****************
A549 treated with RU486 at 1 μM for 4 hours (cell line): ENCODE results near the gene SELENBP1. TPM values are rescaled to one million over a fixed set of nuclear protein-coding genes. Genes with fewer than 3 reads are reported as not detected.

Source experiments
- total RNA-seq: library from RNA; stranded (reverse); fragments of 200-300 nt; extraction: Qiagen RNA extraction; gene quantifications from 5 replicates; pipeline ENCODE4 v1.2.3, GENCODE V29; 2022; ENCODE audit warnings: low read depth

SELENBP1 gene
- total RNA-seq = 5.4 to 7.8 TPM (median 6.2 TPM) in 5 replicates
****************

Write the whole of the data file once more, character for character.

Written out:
A549 treated with RU486 at 1 μM for 4 hours (cell line): ENCODE results near the gene SELENBP1. TPM values are rescaled to one million over a fixed set of nuclear protein-coding genes. Genes with fewer than 3 reads are reported as not detected.

Source experiments
- total RNA-seq: library from RNA; stranded (reverse); fragments of 200-300 nt; extraction: Qiagen RNA extraction; gene quantifications from 5 replicates; pipeline ENCODE4 v1.2.3, GENCODE V29; 2022; ENCODE audit warnings: low read depth

SELENBP1 gene
- total RNA-seq = 5.4 to 7.8 TPM (median 6.2 TPM) in 5 replicates